English version


From Longman Dictionary of Contemporary English
Related topics: Water, Geography
upstreamup‧stream /ˌʌpˈstriːm◂/ adverb  TTWSGalong a river, in the opposite direction from the way the water is flowing opp downstream Fish instinctively fight their way upstream against the current.upstream adjective
Examples from the Corpus
upstreamThe cataract, moving at a rate that may have reached six feet a year, continued to work its way upstream.He painted it from above and below from upstream and down, from near and faras Frankenstein had.Meanwhile upstream at Bankside an estimated 75,000 visited Tate Modern last weekend.Across the railway, Force Gill comes into view and is followed upstream, departing from the track.And here the cataract, fighting its way slowly upstream, encountered the subterranean remains of a much older watercourse.Then they paved the parking lot and built a pedestrian bridge over the river upstream from the falls.Only fifty yards further upstream I find a smooth glide along my own bank that looks as though it should hold a few chub.Travis gave her appearance one long look before disappearing upstream the way she had come.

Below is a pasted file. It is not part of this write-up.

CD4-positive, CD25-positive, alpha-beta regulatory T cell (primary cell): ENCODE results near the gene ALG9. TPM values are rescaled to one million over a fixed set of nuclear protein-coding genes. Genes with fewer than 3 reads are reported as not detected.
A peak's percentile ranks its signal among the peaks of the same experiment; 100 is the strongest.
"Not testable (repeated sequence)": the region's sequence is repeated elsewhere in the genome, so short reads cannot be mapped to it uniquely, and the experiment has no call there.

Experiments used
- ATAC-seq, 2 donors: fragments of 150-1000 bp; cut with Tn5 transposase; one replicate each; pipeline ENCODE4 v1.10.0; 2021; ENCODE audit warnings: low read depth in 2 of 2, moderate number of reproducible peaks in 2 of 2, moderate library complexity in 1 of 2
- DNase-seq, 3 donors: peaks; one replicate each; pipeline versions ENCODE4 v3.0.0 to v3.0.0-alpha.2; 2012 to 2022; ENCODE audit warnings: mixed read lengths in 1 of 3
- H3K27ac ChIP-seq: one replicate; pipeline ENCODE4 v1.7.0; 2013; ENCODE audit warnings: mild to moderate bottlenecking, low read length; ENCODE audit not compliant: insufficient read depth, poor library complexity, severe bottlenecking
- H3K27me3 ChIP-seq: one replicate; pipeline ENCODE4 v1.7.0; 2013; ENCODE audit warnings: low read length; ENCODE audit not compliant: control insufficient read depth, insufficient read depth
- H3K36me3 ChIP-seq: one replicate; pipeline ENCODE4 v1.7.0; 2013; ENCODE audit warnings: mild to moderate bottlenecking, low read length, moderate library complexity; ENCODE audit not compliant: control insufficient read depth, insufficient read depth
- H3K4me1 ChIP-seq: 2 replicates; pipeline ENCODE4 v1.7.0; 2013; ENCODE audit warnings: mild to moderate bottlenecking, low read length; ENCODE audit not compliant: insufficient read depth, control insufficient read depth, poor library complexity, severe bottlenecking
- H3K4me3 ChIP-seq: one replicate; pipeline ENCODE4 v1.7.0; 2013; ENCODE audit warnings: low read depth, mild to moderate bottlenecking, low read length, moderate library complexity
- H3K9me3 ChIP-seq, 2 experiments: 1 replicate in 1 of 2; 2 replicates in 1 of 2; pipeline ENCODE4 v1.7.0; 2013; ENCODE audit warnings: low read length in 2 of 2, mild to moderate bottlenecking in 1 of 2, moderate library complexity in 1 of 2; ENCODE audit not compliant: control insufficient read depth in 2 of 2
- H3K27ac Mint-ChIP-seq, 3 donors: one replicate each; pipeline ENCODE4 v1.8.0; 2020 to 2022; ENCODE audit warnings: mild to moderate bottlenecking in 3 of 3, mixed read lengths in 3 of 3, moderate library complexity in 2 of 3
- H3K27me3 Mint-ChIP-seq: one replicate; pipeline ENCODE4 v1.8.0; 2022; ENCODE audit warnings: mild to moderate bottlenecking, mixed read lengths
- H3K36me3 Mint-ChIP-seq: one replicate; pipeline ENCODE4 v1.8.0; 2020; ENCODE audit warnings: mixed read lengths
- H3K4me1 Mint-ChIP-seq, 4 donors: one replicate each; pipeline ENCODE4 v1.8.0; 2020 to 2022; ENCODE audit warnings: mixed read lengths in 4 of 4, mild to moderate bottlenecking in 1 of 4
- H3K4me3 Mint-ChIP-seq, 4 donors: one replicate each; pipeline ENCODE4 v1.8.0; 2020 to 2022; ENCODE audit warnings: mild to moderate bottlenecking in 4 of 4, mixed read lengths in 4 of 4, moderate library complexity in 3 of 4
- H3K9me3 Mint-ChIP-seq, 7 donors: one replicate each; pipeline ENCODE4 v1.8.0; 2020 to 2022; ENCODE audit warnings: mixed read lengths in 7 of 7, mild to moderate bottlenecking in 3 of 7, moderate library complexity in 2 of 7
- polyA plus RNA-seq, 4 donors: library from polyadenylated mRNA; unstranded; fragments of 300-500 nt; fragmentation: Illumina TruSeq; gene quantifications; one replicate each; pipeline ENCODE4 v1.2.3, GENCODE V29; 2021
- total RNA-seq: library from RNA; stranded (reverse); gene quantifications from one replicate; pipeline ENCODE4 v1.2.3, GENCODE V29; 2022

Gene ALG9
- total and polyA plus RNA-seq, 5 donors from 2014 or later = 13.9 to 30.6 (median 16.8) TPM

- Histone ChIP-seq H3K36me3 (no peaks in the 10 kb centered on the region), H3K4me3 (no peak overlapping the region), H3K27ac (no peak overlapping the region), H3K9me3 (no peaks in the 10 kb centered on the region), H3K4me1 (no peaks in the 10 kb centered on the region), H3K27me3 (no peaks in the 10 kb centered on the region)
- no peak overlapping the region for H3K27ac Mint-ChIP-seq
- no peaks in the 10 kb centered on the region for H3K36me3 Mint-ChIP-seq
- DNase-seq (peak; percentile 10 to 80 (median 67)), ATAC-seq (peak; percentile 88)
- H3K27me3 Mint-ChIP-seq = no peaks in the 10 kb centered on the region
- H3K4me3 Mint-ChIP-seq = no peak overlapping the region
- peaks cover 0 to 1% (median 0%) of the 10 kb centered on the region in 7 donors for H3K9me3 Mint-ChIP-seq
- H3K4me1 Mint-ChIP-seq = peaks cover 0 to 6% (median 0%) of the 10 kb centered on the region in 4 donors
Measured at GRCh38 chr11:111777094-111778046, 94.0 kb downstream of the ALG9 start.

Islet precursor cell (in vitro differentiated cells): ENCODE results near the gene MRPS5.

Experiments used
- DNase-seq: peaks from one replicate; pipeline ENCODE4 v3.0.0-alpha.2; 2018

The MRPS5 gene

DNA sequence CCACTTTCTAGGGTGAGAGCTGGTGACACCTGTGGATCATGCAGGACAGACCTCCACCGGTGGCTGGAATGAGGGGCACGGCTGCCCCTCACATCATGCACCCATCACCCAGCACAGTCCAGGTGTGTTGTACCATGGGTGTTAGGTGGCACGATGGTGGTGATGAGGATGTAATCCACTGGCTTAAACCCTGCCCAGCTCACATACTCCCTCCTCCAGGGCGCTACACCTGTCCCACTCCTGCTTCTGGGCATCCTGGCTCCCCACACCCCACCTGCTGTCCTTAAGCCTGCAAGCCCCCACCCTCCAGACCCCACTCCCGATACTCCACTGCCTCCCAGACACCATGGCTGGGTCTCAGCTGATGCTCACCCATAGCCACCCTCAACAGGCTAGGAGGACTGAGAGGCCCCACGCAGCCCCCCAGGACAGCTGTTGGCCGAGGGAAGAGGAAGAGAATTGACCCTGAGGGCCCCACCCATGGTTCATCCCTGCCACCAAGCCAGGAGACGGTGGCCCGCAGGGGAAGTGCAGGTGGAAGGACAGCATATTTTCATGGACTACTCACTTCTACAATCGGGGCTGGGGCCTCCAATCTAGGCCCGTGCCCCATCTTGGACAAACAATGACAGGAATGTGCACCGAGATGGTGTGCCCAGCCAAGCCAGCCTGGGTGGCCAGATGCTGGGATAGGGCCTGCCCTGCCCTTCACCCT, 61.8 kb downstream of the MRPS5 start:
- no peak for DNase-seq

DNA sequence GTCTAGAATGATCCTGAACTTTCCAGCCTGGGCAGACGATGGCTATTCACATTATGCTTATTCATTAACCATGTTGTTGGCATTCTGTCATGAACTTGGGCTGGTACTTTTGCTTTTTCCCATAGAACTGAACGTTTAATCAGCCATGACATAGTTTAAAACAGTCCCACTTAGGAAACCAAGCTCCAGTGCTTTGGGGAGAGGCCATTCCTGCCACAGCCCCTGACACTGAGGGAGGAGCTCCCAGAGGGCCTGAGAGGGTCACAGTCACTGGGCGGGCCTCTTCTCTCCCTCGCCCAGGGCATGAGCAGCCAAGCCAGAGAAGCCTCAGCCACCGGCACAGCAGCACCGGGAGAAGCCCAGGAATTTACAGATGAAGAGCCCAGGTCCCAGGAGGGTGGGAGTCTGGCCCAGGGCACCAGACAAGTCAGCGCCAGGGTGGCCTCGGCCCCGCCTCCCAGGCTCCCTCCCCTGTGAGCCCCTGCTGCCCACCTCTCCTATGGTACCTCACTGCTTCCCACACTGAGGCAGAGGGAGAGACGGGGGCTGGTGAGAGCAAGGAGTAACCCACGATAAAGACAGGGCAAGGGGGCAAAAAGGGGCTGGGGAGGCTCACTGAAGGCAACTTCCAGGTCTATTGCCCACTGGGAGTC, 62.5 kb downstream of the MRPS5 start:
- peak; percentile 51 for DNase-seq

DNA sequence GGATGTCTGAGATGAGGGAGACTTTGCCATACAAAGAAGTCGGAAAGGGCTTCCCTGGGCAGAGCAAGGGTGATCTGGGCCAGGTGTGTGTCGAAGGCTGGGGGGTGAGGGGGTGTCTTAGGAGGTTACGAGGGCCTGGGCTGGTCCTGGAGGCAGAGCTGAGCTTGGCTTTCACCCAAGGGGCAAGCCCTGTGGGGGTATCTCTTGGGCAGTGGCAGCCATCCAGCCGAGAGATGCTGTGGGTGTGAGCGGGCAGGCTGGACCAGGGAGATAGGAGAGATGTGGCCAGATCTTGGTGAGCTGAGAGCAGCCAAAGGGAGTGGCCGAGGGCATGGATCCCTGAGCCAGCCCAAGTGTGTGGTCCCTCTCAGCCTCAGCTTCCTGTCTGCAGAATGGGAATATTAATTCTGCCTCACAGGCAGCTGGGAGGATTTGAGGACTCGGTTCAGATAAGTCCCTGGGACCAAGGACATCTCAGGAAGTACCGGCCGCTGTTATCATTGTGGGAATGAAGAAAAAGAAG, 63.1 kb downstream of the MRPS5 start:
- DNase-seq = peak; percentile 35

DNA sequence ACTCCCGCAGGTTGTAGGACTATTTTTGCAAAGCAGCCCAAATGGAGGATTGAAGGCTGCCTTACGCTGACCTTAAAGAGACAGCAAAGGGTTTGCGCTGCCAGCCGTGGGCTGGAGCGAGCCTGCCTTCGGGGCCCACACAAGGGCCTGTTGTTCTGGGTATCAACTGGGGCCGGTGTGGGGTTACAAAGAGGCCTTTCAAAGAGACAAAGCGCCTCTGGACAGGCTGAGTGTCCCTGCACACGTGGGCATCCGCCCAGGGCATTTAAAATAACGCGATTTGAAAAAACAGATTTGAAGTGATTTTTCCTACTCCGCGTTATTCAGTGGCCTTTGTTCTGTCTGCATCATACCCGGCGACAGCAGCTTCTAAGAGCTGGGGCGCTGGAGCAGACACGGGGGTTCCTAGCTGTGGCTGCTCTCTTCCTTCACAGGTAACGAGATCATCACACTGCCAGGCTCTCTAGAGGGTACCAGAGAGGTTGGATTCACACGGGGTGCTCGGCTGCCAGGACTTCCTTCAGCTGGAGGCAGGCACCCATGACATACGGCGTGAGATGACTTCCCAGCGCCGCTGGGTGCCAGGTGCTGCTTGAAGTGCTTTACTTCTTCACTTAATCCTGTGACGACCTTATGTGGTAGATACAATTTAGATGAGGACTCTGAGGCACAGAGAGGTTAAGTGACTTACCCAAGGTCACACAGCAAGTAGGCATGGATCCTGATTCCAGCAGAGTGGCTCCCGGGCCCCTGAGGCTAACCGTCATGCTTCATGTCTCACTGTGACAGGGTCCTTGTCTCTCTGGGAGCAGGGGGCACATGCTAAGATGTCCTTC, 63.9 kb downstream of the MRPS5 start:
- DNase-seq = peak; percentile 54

From Longman Business Dictionaryupstreamup‧stream /ˌʌpˈstriːm◂/ adjectiveECONOMICSMANUFACTURING relating to an activity, product etc on which other activities etc depend or that happen before other activitiesUpstream technologies such as electronics and optics improve the performance of manufacturing machinery compare downstreamupstream adverb
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